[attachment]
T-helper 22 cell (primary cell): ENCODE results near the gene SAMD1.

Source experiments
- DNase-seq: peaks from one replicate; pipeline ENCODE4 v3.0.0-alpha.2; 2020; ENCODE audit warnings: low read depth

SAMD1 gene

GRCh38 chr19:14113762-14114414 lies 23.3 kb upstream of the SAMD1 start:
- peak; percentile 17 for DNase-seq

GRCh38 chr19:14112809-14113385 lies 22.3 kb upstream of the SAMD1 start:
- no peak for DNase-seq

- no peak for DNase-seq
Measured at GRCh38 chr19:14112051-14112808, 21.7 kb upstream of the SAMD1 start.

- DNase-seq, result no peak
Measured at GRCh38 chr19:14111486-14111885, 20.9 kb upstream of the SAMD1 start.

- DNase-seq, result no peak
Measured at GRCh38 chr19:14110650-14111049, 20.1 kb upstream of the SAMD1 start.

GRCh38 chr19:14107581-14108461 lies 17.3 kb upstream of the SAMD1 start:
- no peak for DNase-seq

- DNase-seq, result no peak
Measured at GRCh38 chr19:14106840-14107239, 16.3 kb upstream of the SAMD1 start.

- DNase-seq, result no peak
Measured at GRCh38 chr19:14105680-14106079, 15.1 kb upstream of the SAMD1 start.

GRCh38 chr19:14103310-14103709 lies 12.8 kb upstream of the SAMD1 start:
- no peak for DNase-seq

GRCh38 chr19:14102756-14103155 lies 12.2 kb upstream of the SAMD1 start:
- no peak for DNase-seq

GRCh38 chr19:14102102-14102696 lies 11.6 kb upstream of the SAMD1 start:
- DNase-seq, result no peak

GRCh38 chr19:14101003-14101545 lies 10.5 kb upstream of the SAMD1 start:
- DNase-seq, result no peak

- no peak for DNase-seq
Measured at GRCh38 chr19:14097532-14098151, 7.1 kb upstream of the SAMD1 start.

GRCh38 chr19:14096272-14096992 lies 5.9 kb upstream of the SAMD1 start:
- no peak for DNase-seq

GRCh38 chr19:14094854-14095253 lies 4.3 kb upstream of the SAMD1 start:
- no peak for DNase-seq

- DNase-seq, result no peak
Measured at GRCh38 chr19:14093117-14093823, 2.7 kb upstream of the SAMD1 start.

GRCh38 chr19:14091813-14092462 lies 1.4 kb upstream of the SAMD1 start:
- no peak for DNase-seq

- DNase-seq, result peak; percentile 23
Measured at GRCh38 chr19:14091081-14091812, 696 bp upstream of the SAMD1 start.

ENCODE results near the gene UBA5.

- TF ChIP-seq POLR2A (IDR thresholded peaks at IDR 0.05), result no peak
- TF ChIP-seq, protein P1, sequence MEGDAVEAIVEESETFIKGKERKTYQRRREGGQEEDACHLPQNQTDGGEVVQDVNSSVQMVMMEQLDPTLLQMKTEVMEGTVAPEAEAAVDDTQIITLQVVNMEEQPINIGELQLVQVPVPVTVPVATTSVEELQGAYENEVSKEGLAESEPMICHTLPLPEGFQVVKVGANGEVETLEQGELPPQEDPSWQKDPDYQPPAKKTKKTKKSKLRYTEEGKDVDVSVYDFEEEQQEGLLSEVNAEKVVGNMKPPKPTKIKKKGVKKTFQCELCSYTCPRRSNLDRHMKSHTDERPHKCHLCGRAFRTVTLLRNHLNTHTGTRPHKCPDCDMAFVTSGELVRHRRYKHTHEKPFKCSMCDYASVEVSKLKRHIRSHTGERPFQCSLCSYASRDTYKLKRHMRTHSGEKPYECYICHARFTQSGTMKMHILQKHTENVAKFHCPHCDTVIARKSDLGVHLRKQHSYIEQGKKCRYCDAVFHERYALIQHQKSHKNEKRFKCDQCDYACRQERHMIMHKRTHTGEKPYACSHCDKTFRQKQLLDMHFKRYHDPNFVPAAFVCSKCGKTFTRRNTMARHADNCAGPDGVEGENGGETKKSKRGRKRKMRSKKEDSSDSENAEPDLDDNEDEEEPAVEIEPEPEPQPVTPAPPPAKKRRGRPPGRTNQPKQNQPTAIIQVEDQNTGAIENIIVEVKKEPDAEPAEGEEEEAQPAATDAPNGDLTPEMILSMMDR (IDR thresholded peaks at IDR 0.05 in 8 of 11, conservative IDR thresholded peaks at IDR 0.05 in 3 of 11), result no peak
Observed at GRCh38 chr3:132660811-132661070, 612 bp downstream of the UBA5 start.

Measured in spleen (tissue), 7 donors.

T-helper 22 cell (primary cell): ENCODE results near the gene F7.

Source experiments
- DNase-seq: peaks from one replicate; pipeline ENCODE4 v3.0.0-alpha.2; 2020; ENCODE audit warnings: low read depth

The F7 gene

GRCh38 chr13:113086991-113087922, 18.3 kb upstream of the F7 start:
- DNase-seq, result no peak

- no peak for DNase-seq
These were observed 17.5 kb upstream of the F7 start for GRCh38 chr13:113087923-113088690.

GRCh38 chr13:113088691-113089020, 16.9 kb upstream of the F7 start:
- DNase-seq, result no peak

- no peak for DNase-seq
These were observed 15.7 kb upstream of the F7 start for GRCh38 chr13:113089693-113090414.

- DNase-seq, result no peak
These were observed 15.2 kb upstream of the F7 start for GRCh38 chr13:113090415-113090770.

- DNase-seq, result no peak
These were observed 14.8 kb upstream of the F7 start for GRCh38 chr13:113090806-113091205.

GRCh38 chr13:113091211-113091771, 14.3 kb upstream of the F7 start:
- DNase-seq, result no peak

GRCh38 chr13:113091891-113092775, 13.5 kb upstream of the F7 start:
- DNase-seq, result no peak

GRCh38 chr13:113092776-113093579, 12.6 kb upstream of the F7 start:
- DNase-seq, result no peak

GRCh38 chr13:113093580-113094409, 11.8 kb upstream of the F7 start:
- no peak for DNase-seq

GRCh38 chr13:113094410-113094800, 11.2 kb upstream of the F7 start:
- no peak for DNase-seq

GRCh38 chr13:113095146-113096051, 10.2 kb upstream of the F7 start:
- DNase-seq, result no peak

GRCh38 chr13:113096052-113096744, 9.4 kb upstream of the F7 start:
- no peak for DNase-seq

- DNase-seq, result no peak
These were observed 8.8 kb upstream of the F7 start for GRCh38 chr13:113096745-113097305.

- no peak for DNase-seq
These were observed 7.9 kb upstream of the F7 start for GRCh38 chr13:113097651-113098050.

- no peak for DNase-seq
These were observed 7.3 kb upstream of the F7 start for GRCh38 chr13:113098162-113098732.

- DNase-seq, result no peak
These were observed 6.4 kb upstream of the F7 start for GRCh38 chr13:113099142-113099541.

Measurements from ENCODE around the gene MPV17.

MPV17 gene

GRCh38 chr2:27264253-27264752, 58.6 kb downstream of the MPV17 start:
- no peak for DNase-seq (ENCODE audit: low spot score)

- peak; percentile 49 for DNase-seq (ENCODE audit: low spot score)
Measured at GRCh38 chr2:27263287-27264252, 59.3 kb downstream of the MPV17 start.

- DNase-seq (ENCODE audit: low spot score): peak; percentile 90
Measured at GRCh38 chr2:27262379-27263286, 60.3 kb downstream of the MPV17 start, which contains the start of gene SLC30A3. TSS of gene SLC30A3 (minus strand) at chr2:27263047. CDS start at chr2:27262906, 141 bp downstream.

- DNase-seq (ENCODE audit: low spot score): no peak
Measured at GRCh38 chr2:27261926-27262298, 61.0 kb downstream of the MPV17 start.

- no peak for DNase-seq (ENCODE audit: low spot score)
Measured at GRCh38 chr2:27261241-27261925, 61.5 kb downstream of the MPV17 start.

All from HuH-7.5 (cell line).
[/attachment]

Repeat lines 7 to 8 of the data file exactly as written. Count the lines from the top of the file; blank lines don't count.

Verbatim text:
GRCh38 chr19:14112809-14113385 lies 22.3 kb upstream of the SAMD1 start:
- no peak for DNase-seq